The Sudanese Ministry of Irrigation and Water Resources announced today, Friday, the return of Sudan, Egypt and Ethiopia to negotiations to resolve their differences over the Ethiopian Renaissance Dam brokered by the African Union.

"This afternoon, with video technology, negotiations for the Renaissance Dam between Egypt, Ethiopia and Sudan under the supervision of African mediation, led by South Africa - which holds the presidency of the current session of the African Union, have resumed," the ministry said in a statement.

After last Friday, a mini-African summit, Cairo and Khartoum announced the agreement to form an Egyptian-Sudanese Ethiopian expert committee with the participation of representatives of the member states of the African Union Presidency Office and the international bodies monitoring the dam negotiations, to "formulate a binding agreement on the Renaissance Dam", but Addis Ababa said Saturday Last, it would start filling the dam in two weeks.

On Wednesday, Egypt announced that it would submit "very flexible" theses in the expert committee negotiations.

On Thursday, Sudan announced that its team was ready to resume negotiations on the Ethiopian "Renaissance Dam" within the next few days.

The Renaissance Dam, which Addis Ababa began building in 2011, will, upon its completion, become the largest hydroelectric dam in Africa, but this vital project for Ethiopia has sparked sharp differences with both Sudan and Egypt, with which they share the waters of the Nile.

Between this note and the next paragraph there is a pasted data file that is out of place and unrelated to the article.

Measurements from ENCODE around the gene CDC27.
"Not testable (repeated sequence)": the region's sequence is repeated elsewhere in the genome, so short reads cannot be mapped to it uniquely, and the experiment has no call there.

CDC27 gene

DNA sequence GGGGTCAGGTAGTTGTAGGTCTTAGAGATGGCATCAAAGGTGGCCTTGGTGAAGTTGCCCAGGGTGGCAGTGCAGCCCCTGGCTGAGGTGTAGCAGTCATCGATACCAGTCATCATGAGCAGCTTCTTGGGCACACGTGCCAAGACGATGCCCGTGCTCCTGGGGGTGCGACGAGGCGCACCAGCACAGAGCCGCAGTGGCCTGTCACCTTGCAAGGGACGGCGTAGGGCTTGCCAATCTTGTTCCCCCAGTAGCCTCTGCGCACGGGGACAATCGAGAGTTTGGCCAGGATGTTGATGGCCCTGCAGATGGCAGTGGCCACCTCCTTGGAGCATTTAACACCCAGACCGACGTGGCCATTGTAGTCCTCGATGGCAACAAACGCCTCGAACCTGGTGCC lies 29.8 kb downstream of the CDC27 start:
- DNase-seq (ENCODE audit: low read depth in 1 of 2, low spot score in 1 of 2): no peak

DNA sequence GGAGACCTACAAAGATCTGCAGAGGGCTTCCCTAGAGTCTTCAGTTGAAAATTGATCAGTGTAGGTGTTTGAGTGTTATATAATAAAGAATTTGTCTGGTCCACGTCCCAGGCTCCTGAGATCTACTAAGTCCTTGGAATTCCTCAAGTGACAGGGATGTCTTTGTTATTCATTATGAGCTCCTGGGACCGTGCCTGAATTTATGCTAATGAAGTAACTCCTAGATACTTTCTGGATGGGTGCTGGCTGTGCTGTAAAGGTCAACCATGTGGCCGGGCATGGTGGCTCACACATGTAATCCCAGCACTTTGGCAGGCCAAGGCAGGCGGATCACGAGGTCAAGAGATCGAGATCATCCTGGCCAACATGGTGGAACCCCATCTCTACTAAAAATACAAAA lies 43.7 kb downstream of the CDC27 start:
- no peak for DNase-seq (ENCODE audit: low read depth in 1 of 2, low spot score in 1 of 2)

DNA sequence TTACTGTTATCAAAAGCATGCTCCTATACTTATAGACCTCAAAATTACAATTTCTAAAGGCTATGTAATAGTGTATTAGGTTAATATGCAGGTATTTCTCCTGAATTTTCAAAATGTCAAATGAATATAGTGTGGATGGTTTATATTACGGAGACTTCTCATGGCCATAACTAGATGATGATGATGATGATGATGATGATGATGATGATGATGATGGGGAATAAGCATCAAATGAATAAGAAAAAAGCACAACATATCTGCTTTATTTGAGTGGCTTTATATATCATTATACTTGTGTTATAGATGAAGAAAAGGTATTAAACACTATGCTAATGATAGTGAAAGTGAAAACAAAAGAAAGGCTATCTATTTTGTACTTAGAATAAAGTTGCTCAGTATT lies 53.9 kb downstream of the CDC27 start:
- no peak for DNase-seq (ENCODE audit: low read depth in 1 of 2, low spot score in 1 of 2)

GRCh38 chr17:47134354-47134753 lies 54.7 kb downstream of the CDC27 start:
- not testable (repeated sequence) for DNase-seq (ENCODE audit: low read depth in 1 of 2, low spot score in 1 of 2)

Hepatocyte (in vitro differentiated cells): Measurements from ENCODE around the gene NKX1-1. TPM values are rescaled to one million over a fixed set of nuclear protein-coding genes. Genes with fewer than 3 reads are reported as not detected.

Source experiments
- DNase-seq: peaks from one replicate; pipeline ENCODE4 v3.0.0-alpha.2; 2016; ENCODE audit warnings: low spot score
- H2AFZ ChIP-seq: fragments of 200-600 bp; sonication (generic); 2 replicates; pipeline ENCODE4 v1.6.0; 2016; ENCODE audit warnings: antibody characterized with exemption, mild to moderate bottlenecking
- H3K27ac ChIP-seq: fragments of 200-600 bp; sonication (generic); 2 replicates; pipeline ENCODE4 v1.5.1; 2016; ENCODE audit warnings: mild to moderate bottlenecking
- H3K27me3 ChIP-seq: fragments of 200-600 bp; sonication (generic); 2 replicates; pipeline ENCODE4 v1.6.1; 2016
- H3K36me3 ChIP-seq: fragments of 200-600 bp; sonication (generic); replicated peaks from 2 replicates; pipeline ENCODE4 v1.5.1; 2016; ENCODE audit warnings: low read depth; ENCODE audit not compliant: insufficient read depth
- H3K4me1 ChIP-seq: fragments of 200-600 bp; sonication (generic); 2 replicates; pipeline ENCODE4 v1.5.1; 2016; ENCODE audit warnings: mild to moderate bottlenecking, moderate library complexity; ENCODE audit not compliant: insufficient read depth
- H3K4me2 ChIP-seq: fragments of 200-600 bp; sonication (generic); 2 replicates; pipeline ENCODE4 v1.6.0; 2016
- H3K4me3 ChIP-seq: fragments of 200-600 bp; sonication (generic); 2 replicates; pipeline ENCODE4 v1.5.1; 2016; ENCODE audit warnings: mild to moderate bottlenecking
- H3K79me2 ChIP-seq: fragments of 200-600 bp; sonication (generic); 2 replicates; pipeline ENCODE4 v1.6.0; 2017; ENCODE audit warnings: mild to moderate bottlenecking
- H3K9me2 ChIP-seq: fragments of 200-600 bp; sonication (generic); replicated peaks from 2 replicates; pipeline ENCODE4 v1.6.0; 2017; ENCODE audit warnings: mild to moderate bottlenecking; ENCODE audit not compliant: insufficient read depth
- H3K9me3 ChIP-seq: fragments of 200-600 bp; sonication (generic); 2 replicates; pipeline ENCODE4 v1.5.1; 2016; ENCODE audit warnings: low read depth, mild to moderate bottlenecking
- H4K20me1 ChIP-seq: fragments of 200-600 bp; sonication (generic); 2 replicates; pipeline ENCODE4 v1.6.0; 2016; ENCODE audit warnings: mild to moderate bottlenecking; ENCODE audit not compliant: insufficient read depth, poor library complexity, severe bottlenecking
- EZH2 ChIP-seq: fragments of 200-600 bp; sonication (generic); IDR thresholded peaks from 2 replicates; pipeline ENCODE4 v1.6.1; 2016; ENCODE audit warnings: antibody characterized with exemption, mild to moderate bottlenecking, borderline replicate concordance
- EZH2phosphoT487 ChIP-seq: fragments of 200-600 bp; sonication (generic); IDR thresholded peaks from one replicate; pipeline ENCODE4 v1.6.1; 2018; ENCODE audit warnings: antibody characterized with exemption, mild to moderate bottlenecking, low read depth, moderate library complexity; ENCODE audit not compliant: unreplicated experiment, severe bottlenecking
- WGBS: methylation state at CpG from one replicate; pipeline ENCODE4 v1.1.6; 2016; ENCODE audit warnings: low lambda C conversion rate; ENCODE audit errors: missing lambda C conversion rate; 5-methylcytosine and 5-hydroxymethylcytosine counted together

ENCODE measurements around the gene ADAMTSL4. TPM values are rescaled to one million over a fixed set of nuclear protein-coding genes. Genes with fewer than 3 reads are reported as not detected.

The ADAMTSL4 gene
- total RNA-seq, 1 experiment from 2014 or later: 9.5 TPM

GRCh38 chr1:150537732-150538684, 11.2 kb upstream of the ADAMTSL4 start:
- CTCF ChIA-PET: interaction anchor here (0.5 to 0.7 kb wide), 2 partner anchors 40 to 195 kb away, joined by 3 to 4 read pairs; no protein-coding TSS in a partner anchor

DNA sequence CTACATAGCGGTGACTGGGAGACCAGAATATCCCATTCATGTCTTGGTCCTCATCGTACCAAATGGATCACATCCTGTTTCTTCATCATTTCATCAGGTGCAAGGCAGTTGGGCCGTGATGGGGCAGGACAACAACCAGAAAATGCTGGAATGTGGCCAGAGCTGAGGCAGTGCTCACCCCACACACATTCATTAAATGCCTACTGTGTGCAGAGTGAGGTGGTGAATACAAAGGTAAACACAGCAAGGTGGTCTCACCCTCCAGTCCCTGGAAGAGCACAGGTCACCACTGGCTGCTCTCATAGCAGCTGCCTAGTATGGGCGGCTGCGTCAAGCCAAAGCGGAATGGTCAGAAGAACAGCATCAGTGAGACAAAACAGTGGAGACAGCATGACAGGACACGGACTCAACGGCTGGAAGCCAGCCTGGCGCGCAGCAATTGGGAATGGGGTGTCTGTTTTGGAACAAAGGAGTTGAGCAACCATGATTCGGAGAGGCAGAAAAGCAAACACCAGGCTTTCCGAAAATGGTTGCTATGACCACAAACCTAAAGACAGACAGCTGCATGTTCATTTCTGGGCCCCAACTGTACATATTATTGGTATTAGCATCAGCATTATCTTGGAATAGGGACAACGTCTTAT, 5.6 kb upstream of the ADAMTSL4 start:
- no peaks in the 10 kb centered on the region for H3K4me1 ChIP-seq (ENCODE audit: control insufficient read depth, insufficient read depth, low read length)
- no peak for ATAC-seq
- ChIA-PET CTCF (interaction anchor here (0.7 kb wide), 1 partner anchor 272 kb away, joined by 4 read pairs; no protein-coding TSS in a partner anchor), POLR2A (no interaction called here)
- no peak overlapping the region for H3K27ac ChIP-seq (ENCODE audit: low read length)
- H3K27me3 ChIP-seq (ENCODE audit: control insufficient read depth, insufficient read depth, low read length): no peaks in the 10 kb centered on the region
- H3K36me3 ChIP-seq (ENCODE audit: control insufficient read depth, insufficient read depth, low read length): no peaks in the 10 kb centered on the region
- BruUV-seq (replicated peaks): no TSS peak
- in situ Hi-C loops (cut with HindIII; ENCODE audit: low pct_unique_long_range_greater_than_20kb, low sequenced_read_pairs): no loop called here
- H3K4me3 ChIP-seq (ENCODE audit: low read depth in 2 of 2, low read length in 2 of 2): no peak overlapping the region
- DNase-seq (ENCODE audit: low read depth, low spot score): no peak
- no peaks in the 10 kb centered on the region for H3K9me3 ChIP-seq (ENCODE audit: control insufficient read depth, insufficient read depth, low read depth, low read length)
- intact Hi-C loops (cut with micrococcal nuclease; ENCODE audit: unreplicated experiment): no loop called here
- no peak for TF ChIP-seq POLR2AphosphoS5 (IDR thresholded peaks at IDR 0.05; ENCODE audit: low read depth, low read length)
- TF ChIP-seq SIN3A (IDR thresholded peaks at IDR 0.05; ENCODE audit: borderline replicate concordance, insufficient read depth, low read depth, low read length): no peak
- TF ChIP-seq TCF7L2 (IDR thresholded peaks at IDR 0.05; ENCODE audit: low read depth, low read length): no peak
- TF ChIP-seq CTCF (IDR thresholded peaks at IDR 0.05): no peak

Last June, Ethiopia announced the completion of construction of 74 percent of the dam, due to start filling its reservoir in July, with the rainy season, in return for a Sudanese-Egyptian refusal to fill a unilateral decision without an agreement.

Although the three countries entered into negotiations on this dam six years ago, they have not yet been able to reach an agreement, especially on the rules for filling and operating the dam reservoir.

Amid Ethiopia's intention to start filling the dam, members of the UN Security Council earlier this week expressed support for the African Union's efforts to resolve the crisis.

Cairo fears the potential negative impact of the dam on the flow of its annual share of the Nile's water, which amounts to 55.5 billion cubic meters, while Sudan gets 18.5 billion.

While Addis Ababa says that it does not aim to harm the interests of Egypt or Sudan, and that the main objective of the dam is to generate electricity, to support the development process.